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LIRAD Observations of Tropical Cirrus Clouds in MCTEX. Part I: Optical Properties and Detection of Small Particles in Cold Cirrus

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  • 1 Department of Atmospheric Science, Colorado State University, Fort Collins, Colorado, and CSIRO Atmospheric Research, Aspendale, Victoria, Australia
  • | 2 CSIRO Atmospheric Research, Aspendale, Victoria, Australia
  • | 3 Department of Atmospheric Science, Colorado State University, Fort Collins, Colorado, and CSIRO Atmospheric Research, Aspendale, Victoria, Australia
  • | 4 CSIRO Atmospheric Research, Aspendale, Victoria, Australia
  • | 5 Desert Research Institute, Reno, Nevada
  • | 6 Naval Research Laboratory, Monterey, California
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Abstract

This paper presents further results on the optical properties of tropical and equatorial cirrus using the light detecting and ranging (lidar) radiometer (LIRAD) method. The results were obtained from observations in the Maritime Continent Thunderstorm Experiment (MCTEX). Values were obtained of cirrus cloud backscatter coefficient, infrared (IR) emittance, optical depth and absorption coefficient, cloud height and depth, and backscatter-to-extinction ratio. The values agree well with previous results obtained on equatorial cirrus in the Pilot Radiation Observation Experiment (PROBE) and extend those results to lower temperatures. Observations made of lidar linear depolarization ratio show similar trends to those observed in PROBE, extending those results to lower temperatures.

Regressions of cloud IR emittance and absorption coefficients are performed as a preliminary tropical dataset for both cloud-resolving and climate models. These regressions are compared with previous regressions on midlatitude and tropical synoptic cirrus clouds. The IR absorption coefficients in tropical and equatorial cirrus appear to be larger than in midlatitude cirrus for temperatures less than −40°C, with the difference increasing toward low temperatures. Thus, a significantly different relationship may be appropriate for tropical cirrus compared to midlatitude cirrus clouds.

Effective diameters of small particles in the colder tropical clouds are also measured using the ratio of visible extinction to infrared absorption. A new treatment of multiple scattering is used to correct the ratios. Effective diameters range from 6 to 9.3 μm at the colder temperatures.

Supplemental information related to this paper is available at the Journals Online Web site: http://dx.doi.org/10.1175/JAS2843supl1

Corresponding author address: Dr. R. T. Austin, Department of Atmospheric Science, Colorado State University, Fort Collins, CO 80523-1371. Email: austin@atmos.colostate.edu

Abstract

This paper presents further results on the optical properties of tropical and equatorial cirrus using the light detecting and ranging (lidar) radiometer (LIRAD) method. The results were obtained from observations in the Maritime Continent Thunderstorm Experiment (MCTEX). Values were obtained of cirrus cloud backscatter coefficient, infrared (IR) emittance, optical depth and absorption coefficient, cloud height and depth, and backscatter-to-extinction ratio. The values agree well with previous results obtained on equatorial cirrus in the Pilot Radiation Observation Experiment (PROBE) and extend those results to lower temperatures. Observations made of lidar linear depolarization ratio show similar trends to those observed in PROBE, extending those results to lower temperatures.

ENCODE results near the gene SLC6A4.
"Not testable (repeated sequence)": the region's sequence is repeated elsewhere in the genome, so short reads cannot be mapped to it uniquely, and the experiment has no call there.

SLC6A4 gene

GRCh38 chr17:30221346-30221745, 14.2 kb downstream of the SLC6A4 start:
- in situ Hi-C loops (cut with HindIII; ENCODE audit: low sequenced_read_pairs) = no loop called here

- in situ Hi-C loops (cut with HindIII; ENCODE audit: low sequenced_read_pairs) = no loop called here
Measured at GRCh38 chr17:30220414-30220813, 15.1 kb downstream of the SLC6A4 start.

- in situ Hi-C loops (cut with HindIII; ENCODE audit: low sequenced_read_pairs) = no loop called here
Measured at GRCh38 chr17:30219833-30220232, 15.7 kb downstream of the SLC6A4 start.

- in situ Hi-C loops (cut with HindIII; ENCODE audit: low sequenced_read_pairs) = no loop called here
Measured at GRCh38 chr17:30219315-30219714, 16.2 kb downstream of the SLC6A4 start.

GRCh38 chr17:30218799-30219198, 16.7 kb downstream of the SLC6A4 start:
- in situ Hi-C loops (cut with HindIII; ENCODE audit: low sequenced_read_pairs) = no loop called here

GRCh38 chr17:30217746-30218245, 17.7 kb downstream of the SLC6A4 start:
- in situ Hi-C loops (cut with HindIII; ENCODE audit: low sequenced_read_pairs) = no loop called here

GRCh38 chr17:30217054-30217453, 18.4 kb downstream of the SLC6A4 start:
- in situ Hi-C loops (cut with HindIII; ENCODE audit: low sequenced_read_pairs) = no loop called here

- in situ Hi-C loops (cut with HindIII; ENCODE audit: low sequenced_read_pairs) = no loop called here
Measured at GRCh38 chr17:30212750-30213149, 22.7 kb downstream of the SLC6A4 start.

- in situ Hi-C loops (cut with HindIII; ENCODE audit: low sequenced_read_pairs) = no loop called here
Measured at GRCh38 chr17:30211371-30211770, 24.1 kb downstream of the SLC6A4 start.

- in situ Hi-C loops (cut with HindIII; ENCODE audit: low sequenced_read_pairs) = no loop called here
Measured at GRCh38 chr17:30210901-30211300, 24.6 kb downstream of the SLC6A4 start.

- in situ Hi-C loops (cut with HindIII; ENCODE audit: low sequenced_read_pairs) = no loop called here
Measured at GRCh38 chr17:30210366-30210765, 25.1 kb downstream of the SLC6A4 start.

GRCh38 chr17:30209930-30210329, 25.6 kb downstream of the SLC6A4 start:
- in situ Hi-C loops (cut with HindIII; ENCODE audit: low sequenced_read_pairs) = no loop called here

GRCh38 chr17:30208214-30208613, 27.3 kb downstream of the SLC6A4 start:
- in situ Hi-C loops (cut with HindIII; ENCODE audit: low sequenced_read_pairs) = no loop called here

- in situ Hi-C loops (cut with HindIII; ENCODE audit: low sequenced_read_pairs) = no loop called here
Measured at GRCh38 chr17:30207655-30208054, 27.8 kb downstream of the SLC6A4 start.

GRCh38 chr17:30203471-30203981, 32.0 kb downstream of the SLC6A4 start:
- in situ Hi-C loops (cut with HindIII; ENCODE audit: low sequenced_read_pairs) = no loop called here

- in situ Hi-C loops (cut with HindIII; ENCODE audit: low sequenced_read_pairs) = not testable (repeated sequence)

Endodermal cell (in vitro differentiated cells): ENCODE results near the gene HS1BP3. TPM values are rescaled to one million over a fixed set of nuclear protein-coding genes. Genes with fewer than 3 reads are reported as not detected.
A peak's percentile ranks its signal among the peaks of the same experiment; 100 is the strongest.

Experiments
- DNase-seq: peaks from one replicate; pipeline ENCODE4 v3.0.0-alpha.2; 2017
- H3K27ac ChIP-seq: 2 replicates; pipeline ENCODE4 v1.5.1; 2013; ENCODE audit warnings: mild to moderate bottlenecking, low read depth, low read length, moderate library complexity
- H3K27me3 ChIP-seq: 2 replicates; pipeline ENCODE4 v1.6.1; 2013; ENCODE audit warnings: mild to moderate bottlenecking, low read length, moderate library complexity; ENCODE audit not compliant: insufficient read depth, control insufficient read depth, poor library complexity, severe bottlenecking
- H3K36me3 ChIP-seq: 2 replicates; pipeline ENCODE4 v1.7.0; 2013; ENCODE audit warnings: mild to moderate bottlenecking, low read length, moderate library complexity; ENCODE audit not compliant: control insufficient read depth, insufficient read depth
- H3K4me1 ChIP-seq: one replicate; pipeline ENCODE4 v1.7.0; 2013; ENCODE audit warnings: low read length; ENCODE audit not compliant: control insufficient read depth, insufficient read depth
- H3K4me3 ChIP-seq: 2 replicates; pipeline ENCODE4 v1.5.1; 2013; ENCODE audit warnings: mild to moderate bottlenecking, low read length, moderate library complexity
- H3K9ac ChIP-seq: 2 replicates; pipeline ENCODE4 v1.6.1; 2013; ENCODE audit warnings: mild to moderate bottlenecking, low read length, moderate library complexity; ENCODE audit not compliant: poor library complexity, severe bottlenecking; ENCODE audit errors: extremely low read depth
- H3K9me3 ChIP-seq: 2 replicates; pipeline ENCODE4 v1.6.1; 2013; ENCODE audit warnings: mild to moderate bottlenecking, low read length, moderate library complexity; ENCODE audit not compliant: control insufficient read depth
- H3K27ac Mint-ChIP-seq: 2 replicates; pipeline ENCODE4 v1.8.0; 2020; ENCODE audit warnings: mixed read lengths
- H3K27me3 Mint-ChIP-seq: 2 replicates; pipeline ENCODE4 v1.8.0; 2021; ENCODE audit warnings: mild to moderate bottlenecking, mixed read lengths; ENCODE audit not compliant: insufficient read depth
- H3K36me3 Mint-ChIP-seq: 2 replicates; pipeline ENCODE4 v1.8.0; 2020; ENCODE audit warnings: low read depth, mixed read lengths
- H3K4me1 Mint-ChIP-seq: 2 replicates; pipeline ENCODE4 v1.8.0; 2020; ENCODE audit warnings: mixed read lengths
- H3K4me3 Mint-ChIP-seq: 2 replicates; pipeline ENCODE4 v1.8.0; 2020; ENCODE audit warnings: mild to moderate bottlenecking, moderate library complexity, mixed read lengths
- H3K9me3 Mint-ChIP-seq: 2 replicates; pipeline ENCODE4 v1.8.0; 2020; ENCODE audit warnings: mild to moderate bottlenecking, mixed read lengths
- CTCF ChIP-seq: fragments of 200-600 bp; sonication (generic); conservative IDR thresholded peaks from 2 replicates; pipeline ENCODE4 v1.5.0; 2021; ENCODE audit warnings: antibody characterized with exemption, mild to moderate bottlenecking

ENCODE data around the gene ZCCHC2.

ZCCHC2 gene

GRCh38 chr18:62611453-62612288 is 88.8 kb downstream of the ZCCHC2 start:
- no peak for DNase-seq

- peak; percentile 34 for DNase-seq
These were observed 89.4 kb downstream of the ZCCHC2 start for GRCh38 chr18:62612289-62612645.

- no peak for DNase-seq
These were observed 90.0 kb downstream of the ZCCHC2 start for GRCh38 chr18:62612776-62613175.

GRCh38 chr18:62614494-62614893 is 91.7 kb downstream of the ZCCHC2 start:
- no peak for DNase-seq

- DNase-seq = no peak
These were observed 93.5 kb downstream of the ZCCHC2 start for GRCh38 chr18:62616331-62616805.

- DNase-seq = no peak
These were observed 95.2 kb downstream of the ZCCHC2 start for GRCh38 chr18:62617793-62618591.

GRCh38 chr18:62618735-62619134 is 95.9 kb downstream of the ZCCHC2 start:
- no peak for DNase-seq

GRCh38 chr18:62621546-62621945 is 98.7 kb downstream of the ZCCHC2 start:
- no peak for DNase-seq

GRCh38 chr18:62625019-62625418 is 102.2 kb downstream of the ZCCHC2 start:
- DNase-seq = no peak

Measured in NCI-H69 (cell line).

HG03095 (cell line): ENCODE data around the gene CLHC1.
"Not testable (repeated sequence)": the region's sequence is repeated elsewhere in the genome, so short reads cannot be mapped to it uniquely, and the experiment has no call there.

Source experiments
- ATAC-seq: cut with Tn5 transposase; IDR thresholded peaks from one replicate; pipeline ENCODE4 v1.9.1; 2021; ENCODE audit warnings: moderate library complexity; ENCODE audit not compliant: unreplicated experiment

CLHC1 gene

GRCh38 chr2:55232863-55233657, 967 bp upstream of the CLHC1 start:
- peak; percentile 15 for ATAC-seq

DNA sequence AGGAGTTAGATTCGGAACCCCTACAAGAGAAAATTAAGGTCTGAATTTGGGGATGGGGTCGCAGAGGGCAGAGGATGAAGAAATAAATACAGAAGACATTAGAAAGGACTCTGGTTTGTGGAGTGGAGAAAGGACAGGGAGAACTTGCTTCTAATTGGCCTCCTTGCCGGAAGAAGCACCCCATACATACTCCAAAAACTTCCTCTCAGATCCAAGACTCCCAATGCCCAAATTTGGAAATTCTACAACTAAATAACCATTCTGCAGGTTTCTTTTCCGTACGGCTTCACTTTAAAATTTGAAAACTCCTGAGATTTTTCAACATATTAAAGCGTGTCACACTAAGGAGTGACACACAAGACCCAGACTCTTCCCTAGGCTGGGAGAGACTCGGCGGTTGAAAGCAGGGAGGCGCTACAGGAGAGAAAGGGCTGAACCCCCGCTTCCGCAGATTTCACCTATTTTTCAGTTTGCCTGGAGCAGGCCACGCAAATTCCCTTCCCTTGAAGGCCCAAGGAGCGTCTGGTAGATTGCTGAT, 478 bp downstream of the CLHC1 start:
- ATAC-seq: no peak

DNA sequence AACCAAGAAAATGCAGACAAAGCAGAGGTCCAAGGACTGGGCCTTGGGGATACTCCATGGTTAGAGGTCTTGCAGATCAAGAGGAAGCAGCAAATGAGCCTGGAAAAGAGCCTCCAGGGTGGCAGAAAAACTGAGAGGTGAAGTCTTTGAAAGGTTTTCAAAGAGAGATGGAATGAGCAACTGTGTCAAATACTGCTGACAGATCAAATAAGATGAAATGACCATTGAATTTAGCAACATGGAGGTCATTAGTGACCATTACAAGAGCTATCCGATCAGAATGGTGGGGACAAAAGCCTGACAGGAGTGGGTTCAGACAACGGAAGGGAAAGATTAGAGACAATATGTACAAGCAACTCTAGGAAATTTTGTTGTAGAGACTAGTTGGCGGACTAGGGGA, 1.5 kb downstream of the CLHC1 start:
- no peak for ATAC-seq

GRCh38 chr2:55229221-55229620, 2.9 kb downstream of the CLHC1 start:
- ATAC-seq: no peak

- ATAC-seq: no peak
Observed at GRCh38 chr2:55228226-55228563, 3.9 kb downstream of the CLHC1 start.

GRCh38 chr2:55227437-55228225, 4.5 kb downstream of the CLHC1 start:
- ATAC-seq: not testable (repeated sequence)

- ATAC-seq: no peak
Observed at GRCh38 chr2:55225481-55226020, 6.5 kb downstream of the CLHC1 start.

Regressions of cloud IR emittance and absorption coefficients are performed as a preliminary tropical dataset for both cloud-resolving and climate models. These regressions are compared with previous regressions on midlatitude and tropical synoptic cirrus clouds. The IR absorption coefficients in tropical and equatorial cirrus appear to be larger than in midlatitude cirrus for temperatures less than −40°C, with the difference increasing toward low temperatures. Thus, a significantly different relationship may be appropriate for tropical cirrus compared to midlatitude cirrus clouds.

Effective diameters of small particles in the colder tropical clouds are also measured using the ratio of visible extinction to infrared absorption. A new treatment of multiple scattering is used to correct the ratios. Effective diameters range from 6 to 9.3 μm at the colder temperatures.

Supplemental information related to this paper is available at the Journals Online Web site: http://dx.doi.org/10.1175/JAS2843supl1

Corresponding author address: Dr. R. T. Austin, Department of Atmospheric Science, Colorado State University, Fort Collins, CO 80523-1371. Email: austin@atmos.colostate.edu

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